Monday, July 2, 2007

Field Guide 101: Exposure - Basic Exposure Theory

Natural Bridges Sunset
Natural Bridges State Park, Santa Cruz California 2006

One of the keys to photography is properly exposing the film or digital sensor. Since most people shoot digital now days because of the better performance over film, including myself, I'll focus on digital photography. Once you go digital it is very difficult to go back. I stopped using film in early 2007 when I purchased a Canon 5D digital body. The reason I used film for so long was my film body was much lighter than my digital body. The 5D changed all this for me and now I take my 5D on long hikes and backpacking where weight really matters.

Getting into photography today means you have many sophisticated automatic metering systems in your camera that can be taken for granted. Far too often photographers use the camera's automatic settings to determine proper exposure without any idea what the camera is doing. Even the most sophisticated system is fallible so the key is to learn how to use the automatic systems and learn how they work so you can expose photographs under difficult lighting conditions. So the first thing is for us to get started with a good understanding of exposure. We will be looking at manual, aperture priority, and time priority modes of the camera because they are all important in modern nature photography. But the number one thing to be aware of is you need to be in control of taking the photograph, not the camera. Even when using one of the priority modes the photographer needs to know how the camera will be exposing the scene. The priority modes are actually more important because you are letting the camera choose how to expose the scene.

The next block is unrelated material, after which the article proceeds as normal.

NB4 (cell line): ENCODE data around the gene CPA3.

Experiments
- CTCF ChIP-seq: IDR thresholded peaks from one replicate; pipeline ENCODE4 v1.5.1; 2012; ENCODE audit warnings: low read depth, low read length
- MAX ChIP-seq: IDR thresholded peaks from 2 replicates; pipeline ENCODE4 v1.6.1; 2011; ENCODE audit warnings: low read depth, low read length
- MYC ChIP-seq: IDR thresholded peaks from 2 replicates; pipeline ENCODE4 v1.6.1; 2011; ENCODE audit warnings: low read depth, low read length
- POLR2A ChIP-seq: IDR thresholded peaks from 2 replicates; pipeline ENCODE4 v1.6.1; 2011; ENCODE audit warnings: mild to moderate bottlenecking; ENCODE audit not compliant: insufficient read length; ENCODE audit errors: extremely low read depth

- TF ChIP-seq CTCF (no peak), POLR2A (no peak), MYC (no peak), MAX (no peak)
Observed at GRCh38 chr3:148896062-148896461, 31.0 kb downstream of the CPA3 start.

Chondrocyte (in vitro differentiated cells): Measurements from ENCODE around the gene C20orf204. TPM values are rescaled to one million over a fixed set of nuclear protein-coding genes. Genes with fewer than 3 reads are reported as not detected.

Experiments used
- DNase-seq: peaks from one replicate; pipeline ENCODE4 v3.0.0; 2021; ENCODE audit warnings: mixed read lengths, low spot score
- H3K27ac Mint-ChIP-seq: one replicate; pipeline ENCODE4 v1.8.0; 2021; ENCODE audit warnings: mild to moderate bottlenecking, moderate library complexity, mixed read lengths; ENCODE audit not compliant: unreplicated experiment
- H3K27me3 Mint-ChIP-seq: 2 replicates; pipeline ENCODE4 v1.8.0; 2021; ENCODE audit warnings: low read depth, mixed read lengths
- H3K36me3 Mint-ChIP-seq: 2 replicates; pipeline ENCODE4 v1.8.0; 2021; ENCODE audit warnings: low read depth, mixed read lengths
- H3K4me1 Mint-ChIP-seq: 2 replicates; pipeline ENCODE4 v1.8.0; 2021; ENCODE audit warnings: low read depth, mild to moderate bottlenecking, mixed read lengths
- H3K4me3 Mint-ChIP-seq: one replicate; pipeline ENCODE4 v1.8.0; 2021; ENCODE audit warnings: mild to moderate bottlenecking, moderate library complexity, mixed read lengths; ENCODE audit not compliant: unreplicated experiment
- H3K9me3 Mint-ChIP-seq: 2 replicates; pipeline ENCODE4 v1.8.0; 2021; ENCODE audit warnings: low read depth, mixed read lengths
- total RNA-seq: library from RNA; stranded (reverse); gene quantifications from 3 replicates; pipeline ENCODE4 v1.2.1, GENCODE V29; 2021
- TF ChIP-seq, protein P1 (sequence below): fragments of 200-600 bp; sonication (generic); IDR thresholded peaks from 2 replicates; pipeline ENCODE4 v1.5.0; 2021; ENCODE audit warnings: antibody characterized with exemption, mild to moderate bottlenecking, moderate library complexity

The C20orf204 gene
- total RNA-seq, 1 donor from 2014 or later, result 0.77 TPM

I use Canon cameras so anything I write about will be geared toward that equipment. Nikon and other cameras have similar settings but you should refer to your owner’s manual for detailed usage.

For a good textbook definition of exposure head on over to Wikipedia's definition of exposure. Most textbooks also show a nice bell shaped curve where properly exposed film is exposed in the center. Let me just say this isn't exactly correct, and things have changed a bit with digital. Correct exposure has nothing to do with the exposure meter in your camera. The exposure meter is simply a tool to use for you to evaluate how the image will be exposed. Correct exposure is exposing the film or digital sensor exactly the way you want to expose it. In the digital world you can get more information in your RAW file if you expose to the right and adjust later in Photoshop. Don't blow out the highlights, unless you intend on blowing them out. You can see if the highlights are blown out by the flashing alert on most camera preview screens.

The goal here is to know exactly what you are capturing leaving nothing to chance. Once you gain a level of control over your camera and exposure where you know what will happen you have succeeded in controlling exposure. Sure you might bracket your exposure, you might take a number of different photographs from different angles, after all we are dealing with nature and often times if you wait a few minutes something happens and things get better. But once you can control the camera you have reached a new level of proficiency to build upon. Reaching this proficiency allows you to take advantage of new oportunities and to begin learning other new things.

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